Australia - Education

Australia - Education

17- Australia education - total bilateral/multilateral

For further details on methodology, see our Donor Tracker Codebook.

In the FY2019/20 budget, education accounts for 8% of overall funding

Australia spent US$269 million of its ODA on education in 2016 (the latest year for which multilateral and bilateral OECD data is available). This represented 8% of the country’s overall ODA that year and a steep decline in funding to the sector compared to preceding years. Just 15% of funding to education went to multilaterals in 2016, while 85% was directed through bilateral channels.

Australia’s FY2019/20 budget allocates A$619 million (US$462 million) to education, including both bilateral and multilateral funds. This figure is much larger than the amount that would be recorded by the OECD since Australia considers its funding for the ‘Australia Awards’, (its scholarship and fellowship program for international students), part of its education portfolio. Australia reports this funding as ‘other multisector’ ODA flows for ‘scholarships and student costs in donor countries’, which means it is not counted towards education within Australia’s ODA. According to the latest budget for FY2018/19, the Australian government committed A$305 million (US$228 million) to the Australia Awards initiative. Excluding funding for the Australia Awards, funding to education represents 8% of the overall ODA budget in FY2019/20.

In the development policy that guided Australia’s ODA spending between 2014 and 2020, ‘Education and health’ was one of Australia’s six development investment priorities. According to this strategy, education is an essential building block to economic growth, and Australia aims to invest in high-quality education to enable young people to gain knowledge and skills to contribute productively to society. The newly released ‘Partnerships for Recovery: Australia’s COVID-19 Development Response’ policy (launched May 2020), includes education as a component of its efforts to enhance ‘Stability’ in the Indo-Pacific region in the wake of COVID-19. (Stability is one of three pillars of the policy alongside health security and economic recovery.) In line with the overall orientation of the policy, education is framed in terms of supporting children in the region return to school in the wake of the COVID-19 pandemic in an effort to promote social cohesion and economic growth. Beyond that, the policy states that Australia’s “existing investments in health, education, social protection and economic development will be re-orientated to support partner governments to deliver critical services”.

Australia tends to provide a majority of its education ODA as bilateral funding. It spent US$216 million on bilateral ODA to education in 2018. This represents a 12% increase from 2017 funding levels, the first growth in bilateral funding to education since 2013; this sector saw a 43% decline in bilateral funds between 2013 and 2017. Of this, funding for primary education received the highest share of funds (41% or US$88 million), followed by education policy and administrative management (21% or US$46 million), and vocational training (12% or US$26 million).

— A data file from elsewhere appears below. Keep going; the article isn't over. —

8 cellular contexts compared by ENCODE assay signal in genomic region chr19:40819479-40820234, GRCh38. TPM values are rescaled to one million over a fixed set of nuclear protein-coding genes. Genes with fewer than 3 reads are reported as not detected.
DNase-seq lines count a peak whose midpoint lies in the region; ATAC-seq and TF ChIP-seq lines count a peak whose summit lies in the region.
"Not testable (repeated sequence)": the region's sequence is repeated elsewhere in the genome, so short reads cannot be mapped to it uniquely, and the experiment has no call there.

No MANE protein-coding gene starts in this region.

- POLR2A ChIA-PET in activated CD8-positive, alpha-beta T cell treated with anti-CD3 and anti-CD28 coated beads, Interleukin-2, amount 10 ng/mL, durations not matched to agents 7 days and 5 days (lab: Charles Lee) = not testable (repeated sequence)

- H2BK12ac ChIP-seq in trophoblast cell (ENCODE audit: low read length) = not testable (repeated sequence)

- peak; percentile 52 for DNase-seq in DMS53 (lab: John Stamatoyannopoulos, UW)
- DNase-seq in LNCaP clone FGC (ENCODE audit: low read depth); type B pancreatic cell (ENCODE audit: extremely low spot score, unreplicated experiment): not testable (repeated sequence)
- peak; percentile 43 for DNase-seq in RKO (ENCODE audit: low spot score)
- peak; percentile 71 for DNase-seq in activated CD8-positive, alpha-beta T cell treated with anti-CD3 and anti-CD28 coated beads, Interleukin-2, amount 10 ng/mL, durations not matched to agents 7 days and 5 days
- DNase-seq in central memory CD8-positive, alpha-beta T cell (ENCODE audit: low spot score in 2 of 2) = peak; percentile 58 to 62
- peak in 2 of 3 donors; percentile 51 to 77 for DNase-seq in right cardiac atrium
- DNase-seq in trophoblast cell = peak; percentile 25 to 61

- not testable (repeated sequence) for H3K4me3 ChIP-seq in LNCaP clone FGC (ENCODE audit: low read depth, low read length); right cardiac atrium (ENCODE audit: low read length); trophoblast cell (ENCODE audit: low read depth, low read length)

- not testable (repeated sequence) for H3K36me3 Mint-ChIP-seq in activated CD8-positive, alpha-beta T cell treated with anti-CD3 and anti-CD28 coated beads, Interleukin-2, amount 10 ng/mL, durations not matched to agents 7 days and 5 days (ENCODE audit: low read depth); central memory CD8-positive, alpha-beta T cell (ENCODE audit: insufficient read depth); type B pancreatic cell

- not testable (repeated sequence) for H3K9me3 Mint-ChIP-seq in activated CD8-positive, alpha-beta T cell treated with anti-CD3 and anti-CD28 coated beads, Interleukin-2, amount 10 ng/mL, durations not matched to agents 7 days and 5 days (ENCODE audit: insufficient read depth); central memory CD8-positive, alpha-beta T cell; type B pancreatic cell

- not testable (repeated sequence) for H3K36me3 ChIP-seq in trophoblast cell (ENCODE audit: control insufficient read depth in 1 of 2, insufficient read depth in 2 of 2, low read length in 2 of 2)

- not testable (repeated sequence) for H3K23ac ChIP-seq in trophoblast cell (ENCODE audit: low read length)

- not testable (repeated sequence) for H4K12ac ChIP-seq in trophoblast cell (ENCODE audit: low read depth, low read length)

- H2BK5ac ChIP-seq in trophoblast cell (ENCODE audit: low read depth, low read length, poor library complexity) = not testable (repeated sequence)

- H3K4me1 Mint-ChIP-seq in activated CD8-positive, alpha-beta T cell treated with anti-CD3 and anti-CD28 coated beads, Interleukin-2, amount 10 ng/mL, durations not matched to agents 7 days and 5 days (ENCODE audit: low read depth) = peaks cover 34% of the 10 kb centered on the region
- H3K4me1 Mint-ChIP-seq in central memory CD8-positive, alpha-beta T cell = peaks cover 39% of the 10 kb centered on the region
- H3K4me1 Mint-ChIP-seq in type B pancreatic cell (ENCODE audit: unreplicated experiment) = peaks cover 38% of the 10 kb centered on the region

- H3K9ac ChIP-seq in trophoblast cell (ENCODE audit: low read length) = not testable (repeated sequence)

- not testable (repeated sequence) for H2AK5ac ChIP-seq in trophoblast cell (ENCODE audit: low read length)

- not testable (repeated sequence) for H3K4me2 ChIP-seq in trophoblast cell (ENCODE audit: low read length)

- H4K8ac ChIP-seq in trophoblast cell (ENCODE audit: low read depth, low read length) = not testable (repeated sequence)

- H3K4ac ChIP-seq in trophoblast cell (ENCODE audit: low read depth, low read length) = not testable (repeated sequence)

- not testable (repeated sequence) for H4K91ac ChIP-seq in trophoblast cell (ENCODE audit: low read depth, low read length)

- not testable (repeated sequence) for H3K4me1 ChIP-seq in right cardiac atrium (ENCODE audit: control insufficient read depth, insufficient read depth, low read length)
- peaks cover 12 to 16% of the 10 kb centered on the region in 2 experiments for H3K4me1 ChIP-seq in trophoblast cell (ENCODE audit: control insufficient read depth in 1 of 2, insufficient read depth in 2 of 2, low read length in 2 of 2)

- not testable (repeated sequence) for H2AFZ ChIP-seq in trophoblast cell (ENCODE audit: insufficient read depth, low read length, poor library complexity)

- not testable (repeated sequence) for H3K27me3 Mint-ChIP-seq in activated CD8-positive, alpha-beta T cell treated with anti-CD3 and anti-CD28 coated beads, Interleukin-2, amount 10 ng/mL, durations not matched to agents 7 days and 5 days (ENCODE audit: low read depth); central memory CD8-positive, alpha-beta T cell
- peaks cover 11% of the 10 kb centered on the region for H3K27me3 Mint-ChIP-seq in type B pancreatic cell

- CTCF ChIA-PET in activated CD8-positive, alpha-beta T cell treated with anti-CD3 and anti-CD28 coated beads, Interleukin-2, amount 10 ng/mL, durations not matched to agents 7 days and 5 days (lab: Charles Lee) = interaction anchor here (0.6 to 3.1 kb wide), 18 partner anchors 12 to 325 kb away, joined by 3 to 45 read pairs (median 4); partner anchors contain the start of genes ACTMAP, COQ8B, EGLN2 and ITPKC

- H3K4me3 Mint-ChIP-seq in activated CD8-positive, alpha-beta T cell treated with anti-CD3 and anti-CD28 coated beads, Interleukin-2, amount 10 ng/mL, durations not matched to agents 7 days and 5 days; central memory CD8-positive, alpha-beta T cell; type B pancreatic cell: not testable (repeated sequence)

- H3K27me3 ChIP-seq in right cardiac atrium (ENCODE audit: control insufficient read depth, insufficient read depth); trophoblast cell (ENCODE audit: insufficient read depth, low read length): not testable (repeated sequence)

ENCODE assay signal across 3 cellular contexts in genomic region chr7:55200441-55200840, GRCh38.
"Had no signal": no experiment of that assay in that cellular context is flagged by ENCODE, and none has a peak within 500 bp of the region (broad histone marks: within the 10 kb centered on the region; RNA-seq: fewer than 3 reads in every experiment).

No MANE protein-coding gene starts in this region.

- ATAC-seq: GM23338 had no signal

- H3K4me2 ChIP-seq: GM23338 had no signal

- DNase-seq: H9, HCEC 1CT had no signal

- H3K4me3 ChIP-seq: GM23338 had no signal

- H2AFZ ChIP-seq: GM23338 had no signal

Although multilaterals receive a small share of Australia’s overall ODA to education, the country still makes important contributions to multilateral organizations. Australia is the seventh-largest cumulative donor to the Global Partnership for Education (GPE), contributing a total of US$410 million since it became a partner in 2008. Australia pledged US$72 million for 2018 to 2020, though it did not disburse any funds in 2019. Julia Gillard, the former Prime Minister of Australia, and a former Minister of Education, has served as GPE’s Board Chair since 2014.

Australia is also involved with and contributes financially to various education-related initiatives focused on research on education systems and quality. These include the ‘Research on Improving Systems for Education’ (RISE; US$8 million for the period 2016 to 2020), the ‘Systems Approach for Better Education Results’ (SABER; US$5 million for 2013 to 2018), and towards ‘Education Cannot Wait’ (US$7 million for 2017 to 2020). Based on the years for which data is available (2013-2016) it appears education ODA to multilaterals did not follow the same downward trend as bilateral funding.

DFAT’s Human Development and Governance Division leads on policy development within education

DFAT drives the formation and implementation of Australia’s development assistance for education. Funds to deliver the education strategy come from DFAT’s country, regional, and global programs and are delivered through the regular budget process. DFAT’s Human Development and Governance Division (HGD), specifically the ‘Education, Social Protection, and Human Development Finance Branch (EHB), is the driver of education development policy and provides operational guidance for the implementation of projects. Scholarship management is undertaken separately through the Australia Awards and Alumni Branch of DFAT.